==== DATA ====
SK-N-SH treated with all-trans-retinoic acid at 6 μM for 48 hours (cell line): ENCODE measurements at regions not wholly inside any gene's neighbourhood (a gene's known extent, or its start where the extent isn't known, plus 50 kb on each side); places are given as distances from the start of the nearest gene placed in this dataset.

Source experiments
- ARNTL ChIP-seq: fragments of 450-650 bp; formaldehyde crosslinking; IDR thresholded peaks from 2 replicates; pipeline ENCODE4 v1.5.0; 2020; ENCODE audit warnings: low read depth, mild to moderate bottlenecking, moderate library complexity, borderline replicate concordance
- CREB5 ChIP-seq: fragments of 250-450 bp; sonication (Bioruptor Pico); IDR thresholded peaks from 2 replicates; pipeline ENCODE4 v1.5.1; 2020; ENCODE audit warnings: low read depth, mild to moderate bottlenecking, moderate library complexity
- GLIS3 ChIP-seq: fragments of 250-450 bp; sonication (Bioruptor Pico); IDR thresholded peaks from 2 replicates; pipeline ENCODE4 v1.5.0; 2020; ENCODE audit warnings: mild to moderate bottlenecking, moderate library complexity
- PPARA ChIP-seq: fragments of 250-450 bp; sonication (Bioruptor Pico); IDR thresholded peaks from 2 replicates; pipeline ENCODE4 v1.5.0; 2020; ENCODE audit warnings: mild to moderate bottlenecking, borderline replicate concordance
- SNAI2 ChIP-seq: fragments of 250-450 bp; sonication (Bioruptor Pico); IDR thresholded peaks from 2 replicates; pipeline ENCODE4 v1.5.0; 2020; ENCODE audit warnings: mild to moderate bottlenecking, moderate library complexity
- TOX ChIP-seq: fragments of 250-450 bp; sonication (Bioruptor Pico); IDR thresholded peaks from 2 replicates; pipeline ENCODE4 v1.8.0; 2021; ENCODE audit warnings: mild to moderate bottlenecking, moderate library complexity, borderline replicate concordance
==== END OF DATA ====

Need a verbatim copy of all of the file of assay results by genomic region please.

SK-N-SH treated with all-trans-retinoic acid at 6 μM for 48 hours (cell line): ENCODE measurements at regions not wholly inside any gene's neighbourhood (a gene's known extent, or its start where the extent isn't known, plus 50 kb on each side); places are given as distances from the start of the nearest gene placed in this dataset.

Source experiments
- ARNTL ChIP-seq: fragments of 450-650 bp; formaldehyde crosslinking; IDR thresholded peaks from 2 replicates; pipeline ENCODE4 v1.5.0; 2020; ENCODE audit warnings: low read depth, mild to moderate bottlenecking, moderate library complexity, borderline replicate concordance
- CREB5 ChIP-seq: fragments of 250-450 bp; sonication (Bioruptor Pico); IDR thresholded peaks from 2 replicates; pipeline ENCODE4 v1.5.1; 2020; ENCODE audit warnings: low read depth, mild to moderate bottlenecking, moderate library complexity
- GLIS3 ChIP-seq: fragments of 250-450 bp; sonication (Bioruptor Pico); IDR thresholded peaks from 2 replicates; pipeline ENCODE4 v1.5.0; 2020; ENCODE audit warnings: mild to moderate bottlenecking, moderate library complexity
- PPARA ChIP-seq: fragments of 250-450 bp; sonication (Bioruptor Pico); IDR thresholded peaks from 2 replicates; pipeline ENCODE4 v1.5.0; 2020; ENCODE audit warnings: mild to moderate bottlenecking, borderline replicate concordance
- SNAI2 ChIP-seq: fragments of 250-450 bp; sonication (Bioruptor Pico); IDR thresholded peaks from 2 replicates; pipeline ENCODE4 v1.5.0; 2020; ENCODE audit warnings: mild to moderate bottlenecking, moderate library complexity
- TOX ChIP-seq: fragments of 250-450 bp; sonication (Bioruptor Pico); IDR thresholded peaks from 2 replicates; pipeline ENCODE4 v1.8.0; 2021; ENCODE audit warnings: mild to moderate bottlenecking, moderate library complexity, borderline replicate concordance